Join me for “A Year to Live” discussion with Debra Joy and Alison Demer on August 20th, 11am Pacific on blogtalkradio.com/kindethics

I will be interviewing Debra Joy from Bcelebrated.com and Alison Dermer as they discuss their journey through A Year to Live. They are living this year as if this is the last year of their life. There are powerful lessons to be learned when we remember that life is short and we should live life to its fullest. You can read more about their journey at http://bcelebrated.blogspot.com.

Bcelebrated.com is a wonderful website where you can:

Create your autobiographical legacy website.
Share your story with your words, images and audio.
Write password protected private messages for loved ones.
Automatically email your community when you pass away.
Leave a permanent site where your friends and family will celebrate your life.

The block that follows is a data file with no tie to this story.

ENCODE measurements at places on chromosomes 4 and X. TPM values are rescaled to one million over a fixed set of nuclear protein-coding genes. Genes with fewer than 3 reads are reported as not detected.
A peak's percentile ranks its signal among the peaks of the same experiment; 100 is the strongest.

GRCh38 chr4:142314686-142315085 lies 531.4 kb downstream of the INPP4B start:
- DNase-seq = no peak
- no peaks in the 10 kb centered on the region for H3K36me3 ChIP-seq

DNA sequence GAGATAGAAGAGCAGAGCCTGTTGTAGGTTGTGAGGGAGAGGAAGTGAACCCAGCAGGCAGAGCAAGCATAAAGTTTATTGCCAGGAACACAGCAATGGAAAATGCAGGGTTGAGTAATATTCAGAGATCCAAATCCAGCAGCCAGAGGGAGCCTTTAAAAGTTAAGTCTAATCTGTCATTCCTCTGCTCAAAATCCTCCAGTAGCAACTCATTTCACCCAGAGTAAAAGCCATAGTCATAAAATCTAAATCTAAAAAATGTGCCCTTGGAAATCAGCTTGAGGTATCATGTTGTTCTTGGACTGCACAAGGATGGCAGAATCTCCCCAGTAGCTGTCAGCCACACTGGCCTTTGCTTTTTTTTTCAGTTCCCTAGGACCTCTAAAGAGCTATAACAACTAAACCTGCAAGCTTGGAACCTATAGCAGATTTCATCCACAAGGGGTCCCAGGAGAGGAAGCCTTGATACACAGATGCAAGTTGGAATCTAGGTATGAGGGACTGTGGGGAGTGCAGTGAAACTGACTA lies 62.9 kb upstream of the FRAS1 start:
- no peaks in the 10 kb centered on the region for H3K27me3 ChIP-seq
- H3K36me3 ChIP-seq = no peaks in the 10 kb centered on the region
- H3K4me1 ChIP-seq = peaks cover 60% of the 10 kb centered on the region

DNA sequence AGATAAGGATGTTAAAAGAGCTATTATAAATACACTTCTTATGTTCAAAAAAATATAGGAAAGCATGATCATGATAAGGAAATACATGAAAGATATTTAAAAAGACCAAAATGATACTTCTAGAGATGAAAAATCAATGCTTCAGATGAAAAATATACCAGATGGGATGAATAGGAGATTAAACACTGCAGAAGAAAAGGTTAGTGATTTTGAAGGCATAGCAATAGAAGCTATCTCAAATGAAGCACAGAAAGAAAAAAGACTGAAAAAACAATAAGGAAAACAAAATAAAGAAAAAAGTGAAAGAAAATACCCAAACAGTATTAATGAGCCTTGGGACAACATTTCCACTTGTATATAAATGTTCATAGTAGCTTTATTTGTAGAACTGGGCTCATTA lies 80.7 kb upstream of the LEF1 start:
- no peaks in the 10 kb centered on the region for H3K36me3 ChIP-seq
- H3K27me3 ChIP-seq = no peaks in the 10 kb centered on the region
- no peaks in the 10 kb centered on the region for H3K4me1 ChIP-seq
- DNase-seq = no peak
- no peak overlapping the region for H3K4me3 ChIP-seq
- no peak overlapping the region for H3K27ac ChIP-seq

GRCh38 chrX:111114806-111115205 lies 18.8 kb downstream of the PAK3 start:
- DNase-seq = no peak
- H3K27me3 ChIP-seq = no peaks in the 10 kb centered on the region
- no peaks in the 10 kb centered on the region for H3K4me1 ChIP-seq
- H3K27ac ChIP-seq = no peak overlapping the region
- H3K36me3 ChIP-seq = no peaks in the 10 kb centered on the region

Have a kind and respectful day.

When you are going the wrong way, turn around.

August 2, 2010 by  
Filed under Featured, For Patients & Families


When we are making the decisions for those in our care, it is important to make sure that the decision is still working. You may find that you made the best medical decision you could and then the plan didn’t work. When this happens, it is important to reconsider the treatment plan. Otherwise, you’re driving down the wrong road: You can keep driving and driving, but you will never get to where you are going. You need to stop, ask for new directions and then start down a new path.